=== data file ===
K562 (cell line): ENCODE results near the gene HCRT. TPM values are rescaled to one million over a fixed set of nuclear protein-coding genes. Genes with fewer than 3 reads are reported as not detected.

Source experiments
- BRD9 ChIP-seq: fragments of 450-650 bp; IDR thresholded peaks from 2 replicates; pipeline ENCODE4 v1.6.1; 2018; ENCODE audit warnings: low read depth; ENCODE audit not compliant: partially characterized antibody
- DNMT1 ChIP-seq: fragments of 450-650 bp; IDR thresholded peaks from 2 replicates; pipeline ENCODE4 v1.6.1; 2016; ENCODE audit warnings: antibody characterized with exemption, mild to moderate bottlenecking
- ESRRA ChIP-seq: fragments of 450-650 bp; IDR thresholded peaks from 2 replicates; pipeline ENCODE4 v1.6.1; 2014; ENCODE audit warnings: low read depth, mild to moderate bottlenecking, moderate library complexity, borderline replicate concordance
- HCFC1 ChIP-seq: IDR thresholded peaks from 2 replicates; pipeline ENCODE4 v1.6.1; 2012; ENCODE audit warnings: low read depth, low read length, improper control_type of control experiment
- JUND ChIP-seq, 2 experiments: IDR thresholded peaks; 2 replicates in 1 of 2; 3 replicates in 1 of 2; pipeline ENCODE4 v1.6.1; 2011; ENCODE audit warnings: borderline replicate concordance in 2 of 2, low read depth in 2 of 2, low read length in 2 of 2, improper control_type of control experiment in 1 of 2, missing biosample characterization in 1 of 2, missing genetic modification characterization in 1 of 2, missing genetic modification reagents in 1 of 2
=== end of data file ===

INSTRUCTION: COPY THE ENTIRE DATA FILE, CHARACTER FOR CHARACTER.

K562 (cell line): ENCODE results near the gene HCRT. TPM values are rescaled to one million over a fixed set of nuclear protein-coding genes. Genes with fewer than 3 reads are reported as not detected.

Source experiments
- BRD9 ChIP-seq: fragments of 450-650 bp; IDR thresholded peaks from 2 replicates; pipeline ENCODE4 v1.6.1; 2018; ENCODE audit warnings: low read depth; ENCODE audit not compliant: partially characterized antibody
- DNMT1 ChIP-seq: fragments of 450-650 bp; IDR thresholded peaks from 2 replicates; pipeline ENCODE4 v1.6.1; 2016; ENCODE audit warnings: antibody characterized with exemption, mild to moderate bottlenecking
- ESRRA ChIP-seq: fragments of 450-650 bp; IDR thresholded peaks from 2 replicates; pipeline ENCODE4 v1.6.1; 2014; ENCODE audit warnings: low read depth, mild to moderate bottlenecking, moderate library complexity, borderline replicate concordance
- HCFC1 ChIP-seq: IDR thresholded peaks from 2 replicates; pipeline ENCODE4 v1.6.1; 2012; ENCODE audit warnings: low read depth, low read length, improper control_type of control experiment
- JUND ChIP-seq, 2 experiments: IDR thresholded peaks; 2 replicates in 1 of 2; 3 replicates in 1 of 2; pipeline ENCODE4 v1.6.1; 2011; ENCODE audit warnings: borderline replicate concordance in 2 of 2, low read depth in 2 of 2, low read length in 2 of 2, improper control_type of control experiment in 1 of 2, missing biosample characterization in 1 of 2, missing genetic modification characterization in 1 of 2, missing genetic modification reagents in 1 of 2